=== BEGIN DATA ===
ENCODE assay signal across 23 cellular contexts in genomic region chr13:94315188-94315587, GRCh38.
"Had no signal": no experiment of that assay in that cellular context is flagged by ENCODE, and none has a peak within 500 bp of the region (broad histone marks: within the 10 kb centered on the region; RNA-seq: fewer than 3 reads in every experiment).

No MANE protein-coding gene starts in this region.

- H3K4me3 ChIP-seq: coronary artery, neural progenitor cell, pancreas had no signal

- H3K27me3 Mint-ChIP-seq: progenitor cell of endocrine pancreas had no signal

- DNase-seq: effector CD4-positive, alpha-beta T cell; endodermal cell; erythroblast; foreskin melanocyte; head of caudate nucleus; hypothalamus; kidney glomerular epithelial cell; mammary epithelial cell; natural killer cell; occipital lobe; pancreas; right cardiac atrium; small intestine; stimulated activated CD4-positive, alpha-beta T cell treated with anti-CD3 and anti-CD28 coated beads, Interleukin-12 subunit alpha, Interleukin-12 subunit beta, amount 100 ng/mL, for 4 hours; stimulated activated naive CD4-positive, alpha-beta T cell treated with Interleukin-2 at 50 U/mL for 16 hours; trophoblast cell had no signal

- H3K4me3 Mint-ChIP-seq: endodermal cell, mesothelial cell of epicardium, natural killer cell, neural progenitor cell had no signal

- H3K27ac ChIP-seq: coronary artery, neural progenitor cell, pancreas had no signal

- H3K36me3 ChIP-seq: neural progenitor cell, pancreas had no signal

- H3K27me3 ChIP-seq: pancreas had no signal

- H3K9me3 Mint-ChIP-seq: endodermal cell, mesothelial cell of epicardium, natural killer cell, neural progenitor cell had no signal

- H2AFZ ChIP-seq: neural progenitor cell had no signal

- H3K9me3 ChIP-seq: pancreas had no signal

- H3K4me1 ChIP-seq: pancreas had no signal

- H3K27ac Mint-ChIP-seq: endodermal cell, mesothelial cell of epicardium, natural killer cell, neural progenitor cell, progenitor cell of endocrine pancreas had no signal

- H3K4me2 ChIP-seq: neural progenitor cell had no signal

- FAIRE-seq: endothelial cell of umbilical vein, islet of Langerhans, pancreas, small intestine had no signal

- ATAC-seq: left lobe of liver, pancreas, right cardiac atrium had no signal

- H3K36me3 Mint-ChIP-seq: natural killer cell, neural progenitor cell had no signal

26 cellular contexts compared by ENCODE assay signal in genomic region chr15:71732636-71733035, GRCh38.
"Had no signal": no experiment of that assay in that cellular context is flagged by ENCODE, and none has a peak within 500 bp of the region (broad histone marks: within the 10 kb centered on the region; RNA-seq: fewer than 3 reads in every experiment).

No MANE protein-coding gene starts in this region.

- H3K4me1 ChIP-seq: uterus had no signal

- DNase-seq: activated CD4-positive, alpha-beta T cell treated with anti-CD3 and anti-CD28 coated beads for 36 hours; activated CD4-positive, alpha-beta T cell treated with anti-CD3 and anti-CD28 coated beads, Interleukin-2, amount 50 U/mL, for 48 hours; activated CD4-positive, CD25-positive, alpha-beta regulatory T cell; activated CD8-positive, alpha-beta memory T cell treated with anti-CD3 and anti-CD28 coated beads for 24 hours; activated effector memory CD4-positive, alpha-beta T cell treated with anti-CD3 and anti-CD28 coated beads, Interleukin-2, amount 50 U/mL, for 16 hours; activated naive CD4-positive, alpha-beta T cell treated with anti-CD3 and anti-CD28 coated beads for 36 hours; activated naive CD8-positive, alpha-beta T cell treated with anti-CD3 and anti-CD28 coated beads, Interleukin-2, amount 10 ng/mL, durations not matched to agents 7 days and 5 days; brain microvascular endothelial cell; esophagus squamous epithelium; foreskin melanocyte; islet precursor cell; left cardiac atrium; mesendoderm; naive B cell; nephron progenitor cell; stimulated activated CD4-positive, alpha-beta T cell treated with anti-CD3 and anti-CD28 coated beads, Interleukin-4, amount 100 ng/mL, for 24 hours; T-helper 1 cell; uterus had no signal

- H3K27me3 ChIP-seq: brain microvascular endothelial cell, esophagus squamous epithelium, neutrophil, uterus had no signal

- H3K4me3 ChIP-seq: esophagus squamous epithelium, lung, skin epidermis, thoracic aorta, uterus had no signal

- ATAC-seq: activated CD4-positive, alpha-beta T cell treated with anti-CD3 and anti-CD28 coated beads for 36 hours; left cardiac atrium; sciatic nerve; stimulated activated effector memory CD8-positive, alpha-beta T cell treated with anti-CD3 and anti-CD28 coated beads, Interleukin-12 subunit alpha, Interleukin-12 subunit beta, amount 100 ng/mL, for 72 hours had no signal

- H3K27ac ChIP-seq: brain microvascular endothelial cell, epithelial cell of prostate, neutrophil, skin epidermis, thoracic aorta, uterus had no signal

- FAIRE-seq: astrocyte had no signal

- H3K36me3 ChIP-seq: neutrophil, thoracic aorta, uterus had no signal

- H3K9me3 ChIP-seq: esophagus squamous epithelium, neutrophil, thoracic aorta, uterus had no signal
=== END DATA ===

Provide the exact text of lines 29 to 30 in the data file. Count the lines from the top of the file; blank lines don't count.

- FAIRE-seq: astrocyte had no signal

- H3K36me3 ChIP-seq: neutrophil, thoracic aorta, uterus had no signal